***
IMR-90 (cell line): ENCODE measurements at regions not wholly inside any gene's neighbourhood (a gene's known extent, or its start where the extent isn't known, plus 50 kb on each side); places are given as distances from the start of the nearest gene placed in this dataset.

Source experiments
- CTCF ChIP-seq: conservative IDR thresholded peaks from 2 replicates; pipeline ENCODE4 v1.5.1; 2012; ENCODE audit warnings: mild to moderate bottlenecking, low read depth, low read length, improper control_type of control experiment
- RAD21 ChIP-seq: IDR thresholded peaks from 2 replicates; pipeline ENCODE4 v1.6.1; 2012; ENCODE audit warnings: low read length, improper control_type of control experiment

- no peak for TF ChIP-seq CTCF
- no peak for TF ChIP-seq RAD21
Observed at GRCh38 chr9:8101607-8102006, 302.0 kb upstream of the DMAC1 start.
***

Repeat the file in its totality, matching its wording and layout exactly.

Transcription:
IMR-90 (cell line): ENCODE measurements at regions not wholly inside any gene's neighbourhood (a gene's known extent, or its start where the extent isn't known, plus 50 kb on each side); places are given as distances from the start of the nearest gene placed in this dataset.

Source experiments
- CTCF ChIP-seq: conservative IDR thresholded peaks from 2 replicates; pipeline ENCODE4 v1.5.1; 2012; ENCODE audit warnings: mild to moderate bottlenecking, low read depth, low read length, improper control_type of control experiment
- RAD21 ChIP-seq: IDR thresholded peaks from 2 replicates; pipeline ENCODE4 v1.6.1; 2012; ENCODE audit warnings: low read length, improper control_type of control experiment

- no peak for TF ChIP-seq CTCF
- no peak for TF ChIP-seq RAD21
Observed at GRCh38 chr9:8101607-8102006, 302.0 kb upstream of the DMAC1 start.